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Bismarck, Otto von

Bismarck, Otto von remains one of the most significant political figures of modern Germany. This stature derives from his contribution to the creation and shaping of the modern German state as Prussian minister president and imperial chancellor from 1862 to 1890. His activities and attitudes as parliamentary deputy during the revolution of 1848 generally are viewed as mere preludes to an eminent career. Yet there is little doubt that the experiences of the period helped to shape the thirty-three year old's political ideas and ambitions. The most significant of them may be summarized under three headings: (1) his general ideological orientat io n and political commitments; (2) his position on constitutional issues and representative government; and (3) his views on the place of Prussia in Germany and in Europe.

Bismarck had entered politics in 1847 as an ultraconservative champion of Junker interests. When revolutions swept across Europe and reached Berlin the following year, his first impulse was to arm the peasants of his estate in defense of King and country. But two weeks later, in his first speech to the United Diet, he note d: " the past is human power can bring it back to life." Here was a clear expression of the "political realism" with which his name later became synonymous and which set him apart from his political friends of the reactionary Gerlach group: while they were principled and tradition-bound, Bismarck was pragmatic. What mattered to him were concrete interests and the power to defend or to satisfy them.

To be sure, all the conservatives had a common political foe in the liberal and dem ocrati c forces of the revolution. And in March 1848, when Frederick William IV concluded an alliance of necessity with the former, they even contemplated an aristocratic counter-revolution to remove a king who had compromised the traditional order of their kingdom. More clearly than his allies, however, Bismarck saw liberalism as an expression of the political, economic, and social interests of the propertied urban class associated with industrialization. He countered it by raising the material interes ts of th e Junkers to the level of patriotic duty, justifying aristocratic privileges as a necessary basis for their continued service to the state which he considered the only real guarantee of the state's " lasting prosperity and power."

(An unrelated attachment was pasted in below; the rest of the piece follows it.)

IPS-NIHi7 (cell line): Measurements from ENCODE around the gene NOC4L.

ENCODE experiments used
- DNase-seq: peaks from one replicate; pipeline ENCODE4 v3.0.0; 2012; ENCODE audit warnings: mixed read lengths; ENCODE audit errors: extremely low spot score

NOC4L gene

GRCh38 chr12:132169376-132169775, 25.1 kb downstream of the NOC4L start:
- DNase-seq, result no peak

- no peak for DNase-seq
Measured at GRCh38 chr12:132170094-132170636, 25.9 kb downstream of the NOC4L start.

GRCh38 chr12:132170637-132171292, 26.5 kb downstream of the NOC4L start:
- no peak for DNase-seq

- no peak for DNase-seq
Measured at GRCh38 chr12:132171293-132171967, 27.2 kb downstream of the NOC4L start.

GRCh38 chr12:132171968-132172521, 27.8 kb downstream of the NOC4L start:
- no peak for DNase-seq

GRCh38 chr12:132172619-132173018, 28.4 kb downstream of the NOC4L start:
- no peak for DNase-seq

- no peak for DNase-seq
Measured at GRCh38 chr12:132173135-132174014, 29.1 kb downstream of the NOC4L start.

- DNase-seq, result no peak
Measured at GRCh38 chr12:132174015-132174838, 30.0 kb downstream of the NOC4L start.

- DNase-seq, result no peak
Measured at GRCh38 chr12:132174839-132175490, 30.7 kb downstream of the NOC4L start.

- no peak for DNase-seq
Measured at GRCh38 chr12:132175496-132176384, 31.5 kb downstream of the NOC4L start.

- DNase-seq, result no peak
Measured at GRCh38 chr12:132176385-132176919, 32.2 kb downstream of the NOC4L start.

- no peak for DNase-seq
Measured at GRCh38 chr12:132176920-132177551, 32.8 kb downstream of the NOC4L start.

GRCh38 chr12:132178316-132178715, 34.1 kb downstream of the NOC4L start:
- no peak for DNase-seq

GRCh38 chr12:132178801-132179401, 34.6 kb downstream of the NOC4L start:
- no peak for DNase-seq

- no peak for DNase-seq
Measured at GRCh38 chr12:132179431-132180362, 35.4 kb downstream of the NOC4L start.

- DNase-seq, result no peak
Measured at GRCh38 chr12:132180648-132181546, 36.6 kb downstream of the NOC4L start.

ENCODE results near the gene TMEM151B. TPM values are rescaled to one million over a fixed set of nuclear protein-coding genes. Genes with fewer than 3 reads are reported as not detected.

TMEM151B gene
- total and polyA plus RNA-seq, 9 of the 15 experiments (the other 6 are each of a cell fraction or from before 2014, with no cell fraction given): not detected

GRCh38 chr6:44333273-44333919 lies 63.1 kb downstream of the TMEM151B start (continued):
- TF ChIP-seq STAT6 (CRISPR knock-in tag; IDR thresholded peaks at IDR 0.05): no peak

On constitutional issues, Bismarck's position was similarly free of theoretical principles. Since politics as he saw it concerned interest representation, power and its distribution must of necessity serve the purpose. In the Spring of 1848, Bismarck was di smayed by the Crown's collaboration with the liberal opposition in creating a constitutional and representative political order. His response was not to fight change, but to oppose its liberal character. Thus Bismarck supported the establishment of a parliament, but advocated one based on estates or professional associations, with the power to influence but not rival the authority of the monarch. He was therefore adamantly opposed to the work of the Frankfurt Assembly as well as to constitutional chang es in Prussi a which threatened the kingdom's established political and social order. In the pursuit of his goals, Bismarck also became a modern politician who, like his opponents, began to mobilize popular support for his cause. In press campaigns, association meetings, and parliamentary speeches he appealed to the aspirations of peasants, craftsmen, and shopkeepers as if they were identical to the interests of his Junker constituents.

In his responses to the so-called German question raised during the re volution, Bismarck developed ideas and arguments which also foreshadowed his later policies and actions. He never left anyone in doubt that he was a Prussian patriot, not a German nationalist. He rejected the Frankfurt Assembly's plan for unification because it would absorb Prussia into Germany; and he opposed the Radowitz plan because it would destroy the independence of the Prussian king. "Prussian we are and Prussian we wish to remain" he said in June 1848, explaining later that only P russia's interna l strength had overcome its revolutionaries and helped to protect Germany from its foreign enemies.

Bismarck's view of Germany was based on territory rather than on language and culture. By 1849, it configured the national issue for him into one of the relative positions of Prussia and Austria in the old Reich. In the context of the falling Radowitz plan, the question became polarized around the alternatives of confrontation of cooperation. Although he had earlier urged a P russian policy of aggrandizement and primacy in Germany, Bismarck argued against a war and for cooperation with Austria on the basis of parity. Only self-interest, he explained, makes war a worthy cause for a major state. And neither the Radowitz scheme nor the quarrel over intervention in Hesse-Kassel involved such vital interests for the Hohenzollern state. His skillful defense of the Prussian Government's failed German policy in 1850 earned Bismarck his King's gratitude and an appointment to what wa s then Prussia's mos t important diplomatic post: envoy to the revived Confederation.

J. H. Hoffman


Otto von Bismarck. Die Gesammelten Werke. Friedrichsruh Edition (1924-1935).

Lothar Gall. Bismarck. The White Revolutionary. 2 vol. (1986).

Otto Pflanze. Bismarck and the Development of Germany. 3 vol. (1990).

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Krista Durchik revised this file ( on May 30, 1998.

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© 1998 James Chastain.